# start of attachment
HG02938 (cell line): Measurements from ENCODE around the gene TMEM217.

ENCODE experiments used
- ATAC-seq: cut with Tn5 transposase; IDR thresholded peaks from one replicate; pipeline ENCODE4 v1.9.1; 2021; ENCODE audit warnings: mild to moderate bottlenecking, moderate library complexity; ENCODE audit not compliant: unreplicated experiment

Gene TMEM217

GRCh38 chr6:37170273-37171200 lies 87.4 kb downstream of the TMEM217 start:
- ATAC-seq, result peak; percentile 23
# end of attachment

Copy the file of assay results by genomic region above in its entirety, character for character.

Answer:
HG02938 (cell line): Measurements from ENCODE around the gene TMEM217.

ENCODE experiments used
- ATAC-seq: cut with Tn5 transposase; IDR thresholded peaks from one replicate; pipeline ENCODE4 v1.9.1; 2021; ENCODE audit warnings: mild to moderate bottlenecking, moderate library complexity; ENCODE audit not compliant: unreplicated experiment

Gene TMEM217

GRCh38 chr6:37170273-37171200 lies 87.4 kb downstream of the TMEM217 start:
- ATAC-seq, result peak; percentile 23